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For many years various charities have been sending doctors to developing countries to perform cleft lip and palate surgery. In the course of these missionary trips, visiting doctors can operate on only a limited number of patients. It has become clear that empowering the local surgeon to solve the problem is the solution. The SmileTrain commissioned our laboratory to created a series of CD roms that would instruct surgeons, using a combination of three-dimensional animation and live surgical footage. During the course of production for these CDs, we programmed custom plug-ins into commercial animation software (Maya® Alias) that would allow us to perform surgery techniques on a digital model of a unilateral and bilateral patient. The next phase of the project was to create a surgical simulator. From the animation project, we had developed a work flow for virtual surgery simulation. Using many of the concepts from the animation project, we were able to program a real-time virtual surgical simulator using C++. The deformer-based surgery simulator is a stand-alone application that can allow a doctor to practice, record, and review a surgery in a safe digital environment.
For many years various charities have been sending doctors to developing countries to perform cleft lip and palate surgery. In the course of these missionary trips, doctors can operate on only a limited number of patients. One of us (CC) participated in several of these surgical cleft missions. In a 2-week period, nearly 200 children were operated on. Although the intention was always to teach the local surgeons, the language barrier, lack of effective teaching materials, and the need to operate as quickly as possible to maximize the number of children treated usually resulted in very little effective education for the local surgeons. Although the 200 children were certainly helped, a more global perspective forces us to realize that this is no long-term answer to the problem. In China alone, tens of thousands of children are born with clefts every year.
It became clear to several of us that empowering the local surgeon to solve the problem in his or her own country was the only definitive solution. The Smile Train charity arose on the basis of that concept. Its motto was “give a man a fish and he'll eat for a day—teach a man to fish and he'll eat for a lifetime.” Since its inception, Smile Train has supplied free training, education, equipment, and financial support to developing countries across the globe. This new strategy has resulted in more than 110,000 successful repairs in 55 countries since 1999. “This is three times the number of surgeries completed in the last 20 years by conventional charities,” says DeLois Greenwood, The Smile Train's vice president. One cornerstone of the Smile Train effort is education.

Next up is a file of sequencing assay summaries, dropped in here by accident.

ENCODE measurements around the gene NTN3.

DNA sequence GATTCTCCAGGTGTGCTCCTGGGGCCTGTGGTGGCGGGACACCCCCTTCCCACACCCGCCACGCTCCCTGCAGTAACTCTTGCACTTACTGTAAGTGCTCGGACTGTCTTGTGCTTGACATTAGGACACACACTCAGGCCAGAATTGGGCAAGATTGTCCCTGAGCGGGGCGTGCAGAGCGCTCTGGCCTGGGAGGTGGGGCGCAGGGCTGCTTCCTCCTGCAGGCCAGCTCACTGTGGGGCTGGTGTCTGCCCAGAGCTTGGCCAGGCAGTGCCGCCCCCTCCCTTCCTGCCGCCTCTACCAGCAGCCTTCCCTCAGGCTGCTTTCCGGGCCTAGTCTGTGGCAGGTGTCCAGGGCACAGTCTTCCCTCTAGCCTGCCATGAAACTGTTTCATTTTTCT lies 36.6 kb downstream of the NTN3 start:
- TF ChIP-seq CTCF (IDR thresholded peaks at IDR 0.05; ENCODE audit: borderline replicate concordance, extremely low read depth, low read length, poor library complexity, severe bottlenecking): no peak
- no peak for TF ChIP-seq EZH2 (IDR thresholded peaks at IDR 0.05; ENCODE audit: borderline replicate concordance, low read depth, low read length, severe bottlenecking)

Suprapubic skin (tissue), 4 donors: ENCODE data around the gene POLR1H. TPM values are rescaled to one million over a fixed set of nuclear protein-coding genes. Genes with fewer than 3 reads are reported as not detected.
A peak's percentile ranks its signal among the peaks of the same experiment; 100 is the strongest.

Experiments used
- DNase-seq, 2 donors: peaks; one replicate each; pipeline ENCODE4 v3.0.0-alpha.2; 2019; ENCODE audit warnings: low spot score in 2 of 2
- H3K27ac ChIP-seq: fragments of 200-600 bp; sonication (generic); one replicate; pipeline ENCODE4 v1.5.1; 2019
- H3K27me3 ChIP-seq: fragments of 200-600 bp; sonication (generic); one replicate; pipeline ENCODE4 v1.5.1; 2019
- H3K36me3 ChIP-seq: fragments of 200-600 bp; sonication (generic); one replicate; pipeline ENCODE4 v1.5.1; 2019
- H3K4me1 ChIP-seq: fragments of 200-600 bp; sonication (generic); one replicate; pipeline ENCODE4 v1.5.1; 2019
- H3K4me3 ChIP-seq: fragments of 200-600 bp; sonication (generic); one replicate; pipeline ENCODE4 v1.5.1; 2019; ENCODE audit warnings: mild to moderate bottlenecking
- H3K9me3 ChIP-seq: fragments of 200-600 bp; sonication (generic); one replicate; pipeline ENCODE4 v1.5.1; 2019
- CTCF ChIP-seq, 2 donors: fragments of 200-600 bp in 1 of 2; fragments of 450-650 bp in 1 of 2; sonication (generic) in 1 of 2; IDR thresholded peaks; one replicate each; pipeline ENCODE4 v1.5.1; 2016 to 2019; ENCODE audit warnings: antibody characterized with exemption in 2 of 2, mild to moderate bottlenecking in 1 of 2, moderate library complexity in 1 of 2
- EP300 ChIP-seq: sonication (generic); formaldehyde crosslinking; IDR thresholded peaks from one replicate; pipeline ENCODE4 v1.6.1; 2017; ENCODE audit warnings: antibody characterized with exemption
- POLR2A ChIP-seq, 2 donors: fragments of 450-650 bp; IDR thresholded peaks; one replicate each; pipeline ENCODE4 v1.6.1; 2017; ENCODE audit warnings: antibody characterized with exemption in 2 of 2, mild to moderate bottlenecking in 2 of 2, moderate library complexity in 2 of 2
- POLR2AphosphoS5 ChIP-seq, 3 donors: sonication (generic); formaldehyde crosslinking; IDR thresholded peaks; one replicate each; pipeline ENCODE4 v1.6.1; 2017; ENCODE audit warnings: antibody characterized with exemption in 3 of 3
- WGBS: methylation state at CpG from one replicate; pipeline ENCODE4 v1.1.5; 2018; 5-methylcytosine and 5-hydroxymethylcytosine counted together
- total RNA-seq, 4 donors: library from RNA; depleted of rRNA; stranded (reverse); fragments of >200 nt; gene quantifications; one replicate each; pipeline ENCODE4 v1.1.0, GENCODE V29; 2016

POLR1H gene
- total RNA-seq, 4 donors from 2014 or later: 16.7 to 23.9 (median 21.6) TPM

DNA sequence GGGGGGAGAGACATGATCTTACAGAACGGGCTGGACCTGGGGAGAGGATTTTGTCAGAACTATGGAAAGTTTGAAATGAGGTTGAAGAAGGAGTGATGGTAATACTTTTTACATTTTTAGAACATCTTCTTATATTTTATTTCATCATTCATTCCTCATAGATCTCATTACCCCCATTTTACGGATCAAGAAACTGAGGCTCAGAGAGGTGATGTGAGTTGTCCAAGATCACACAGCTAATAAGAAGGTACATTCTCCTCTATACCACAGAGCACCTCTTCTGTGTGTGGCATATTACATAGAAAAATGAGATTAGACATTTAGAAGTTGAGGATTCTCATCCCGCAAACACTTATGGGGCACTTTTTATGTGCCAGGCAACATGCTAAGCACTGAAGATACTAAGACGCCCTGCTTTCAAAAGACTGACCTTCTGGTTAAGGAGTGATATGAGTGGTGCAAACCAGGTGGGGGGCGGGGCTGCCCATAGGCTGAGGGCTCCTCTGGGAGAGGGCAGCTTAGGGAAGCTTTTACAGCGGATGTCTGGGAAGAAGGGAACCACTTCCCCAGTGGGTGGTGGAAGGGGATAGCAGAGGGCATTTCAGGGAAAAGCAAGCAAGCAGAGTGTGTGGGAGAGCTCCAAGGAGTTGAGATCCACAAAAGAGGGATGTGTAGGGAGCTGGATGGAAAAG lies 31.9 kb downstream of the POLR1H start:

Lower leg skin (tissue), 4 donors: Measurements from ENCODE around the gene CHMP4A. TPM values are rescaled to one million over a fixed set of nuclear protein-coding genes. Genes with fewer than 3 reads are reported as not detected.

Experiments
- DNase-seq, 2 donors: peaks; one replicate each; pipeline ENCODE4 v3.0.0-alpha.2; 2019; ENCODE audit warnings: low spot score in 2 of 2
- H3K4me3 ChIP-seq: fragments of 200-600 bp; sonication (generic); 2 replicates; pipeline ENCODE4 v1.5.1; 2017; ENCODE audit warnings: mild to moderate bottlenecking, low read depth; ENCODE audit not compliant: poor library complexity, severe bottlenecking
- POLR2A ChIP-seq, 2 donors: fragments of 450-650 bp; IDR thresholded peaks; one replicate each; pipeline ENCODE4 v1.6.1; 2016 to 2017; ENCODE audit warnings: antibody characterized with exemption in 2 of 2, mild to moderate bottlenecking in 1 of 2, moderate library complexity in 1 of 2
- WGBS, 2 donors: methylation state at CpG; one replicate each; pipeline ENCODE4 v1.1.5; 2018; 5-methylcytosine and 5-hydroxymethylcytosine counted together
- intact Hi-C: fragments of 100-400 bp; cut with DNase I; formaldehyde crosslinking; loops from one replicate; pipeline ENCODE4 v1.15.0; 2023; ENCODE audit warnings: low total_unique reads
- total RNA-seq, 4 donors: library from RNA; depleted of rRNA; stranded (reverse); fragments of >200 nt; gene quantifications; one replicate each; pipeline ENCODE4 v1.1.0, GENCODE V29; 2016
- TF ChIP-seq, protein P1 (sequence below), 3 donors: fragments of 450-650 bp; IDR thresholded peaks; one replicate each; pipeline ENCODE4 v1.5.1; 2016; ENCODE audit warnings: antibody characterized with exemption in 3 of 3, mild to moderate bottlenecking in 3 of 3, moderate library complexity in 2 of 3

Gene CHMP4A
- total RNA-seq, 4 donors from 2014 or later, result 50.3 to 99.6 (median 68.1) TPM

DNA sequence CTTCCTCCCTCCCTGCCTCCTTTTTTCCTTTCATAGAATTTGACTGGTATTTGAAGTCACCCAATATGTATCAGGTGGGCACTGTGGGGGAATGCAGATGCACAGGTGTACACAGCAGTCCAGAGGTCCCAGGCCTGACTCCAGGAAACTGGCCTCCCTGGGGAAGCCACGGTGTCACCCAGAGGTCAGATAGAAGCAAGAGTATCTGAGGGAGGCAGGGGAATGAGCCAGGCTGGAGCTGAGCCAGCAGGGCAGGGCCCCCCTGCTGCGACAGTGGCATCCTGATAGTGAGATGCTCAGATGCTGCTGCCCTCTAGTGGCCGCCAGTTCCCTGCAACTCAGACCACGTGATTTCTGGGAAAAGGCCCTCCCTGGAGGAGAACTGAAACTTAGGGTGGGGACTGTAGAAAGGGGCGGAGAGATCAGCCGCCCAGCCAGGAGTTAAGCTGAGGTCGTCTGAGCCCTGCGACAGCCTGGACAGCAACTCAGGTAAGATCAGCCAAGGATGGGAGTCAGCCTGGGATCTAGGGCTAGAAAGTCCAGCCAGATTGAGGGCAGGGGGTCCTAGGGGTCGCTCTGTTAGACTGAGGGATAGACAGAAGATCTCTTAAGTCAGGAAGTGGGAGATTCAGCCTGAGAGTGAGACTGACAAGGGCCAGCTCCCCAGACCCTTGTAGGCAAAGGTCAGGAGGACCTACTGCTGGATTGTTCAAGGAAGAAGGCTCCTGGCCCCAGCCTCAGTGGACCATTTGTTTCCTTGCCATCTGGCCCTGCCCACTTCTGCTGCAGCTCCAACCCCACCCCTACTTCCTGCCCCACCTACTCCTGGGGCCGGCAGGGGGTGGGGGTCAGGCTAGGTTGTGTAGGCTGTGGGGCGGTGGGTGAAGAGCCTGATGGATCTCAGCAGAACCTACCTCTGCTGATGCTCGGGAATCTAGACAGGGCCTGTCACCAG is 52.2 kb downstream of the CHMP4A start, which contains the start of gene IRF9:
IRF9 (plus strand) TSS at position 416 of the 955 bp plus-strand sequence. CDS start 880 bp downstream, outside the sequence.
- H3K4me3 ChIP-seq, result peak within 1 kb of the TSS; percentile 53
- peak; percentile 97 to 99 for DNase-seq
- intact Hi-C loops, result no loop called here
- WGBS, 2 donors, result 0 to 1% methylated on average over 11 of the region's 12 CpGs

Smile Train decided to employ high-technology tools to maximize information transfer to local surgeons. The Smile Train has been closely linked to a major computer software firm. Computer-based multimedia educational tools seemed a logical choice. A cleft surgeon with extensive computer graphics experience was sought. For the past 25 years, Dr. Cutting has been doing research using three-dimensional (3D) computer graphics in the study of craniofacial malformations. Along with Smile Train, it was reasoned that the best way to communicate the 3D concepts necessary to teach cleft lip and palate surgery would be through 3D animation and simulation. Three years later, the Smile Train Virtual Surgery Cleft Training CD set was released. It is available at little or no cost on the internet through www.smiletrain.org.
This project marks the first time 3D computer animation has been used to illustrate traditional surgical techniques.1 The advantages of using 3D animation is clear; however, textbook illustrations continue to be used. Three-dimensional visualization is particularly useful for teaching cleft lip and palate surgery, which involves many flaps in a complicated 3D environment. The representation of motion allows modeling of anatomical mechanics that cannot be done with static illustrations. At the beginning of this project, we assumed that the use of the current generation of animation software (Maya 2.5) would be straightforward for surgical animation. It became clear several months into the project that the tools supplied in the standard animation programs were insufficient to illustrate surgery.
To develop the animations contained in the CD set, our group had to adapt the 3D animation software. The creation of surgical animations is done in several steps, which include modeling, texturing, animation, and composition of rendered files.
To create accurate models, we used laser light and computed tomography (CT) scans of two Chinese children with unrepaired clefts (one unilateral and one bilateral). Each of the anatomic reference models was created using software previously developed in this laboratory (Fig. 1). Three-dimensional dense surface models were constructed from slice data.2,3,4 These reference models were imported into an animation package (Maya by Alias, Toronto, Ontario, Canada). The CT models were used only as a reference because of a high polygonal face count and artifacting. The next step of the process is to reconstruct the models into lightweight or “clean” models using several techniques developed in our laboratory (Figs. 1 and and22).5
It quickly became clear that even the best commercial animation software never had to alter the topological structure of its characters before. We quickly developed the realization that “you don't cut Mickey Mouse.” Animation characters deform frequently, and often dramatically, but the way the surfaces that make up the character are connected is never changed. Unfortunately, the essence of surgery is topological change. Surfaces are cut, flaps are created, and tissue is transposed and connected to another part of the character to which it has never before been connected. We soon realized that we would need to write several software “plug-ins” for the animation software to enable it to simulate surgery.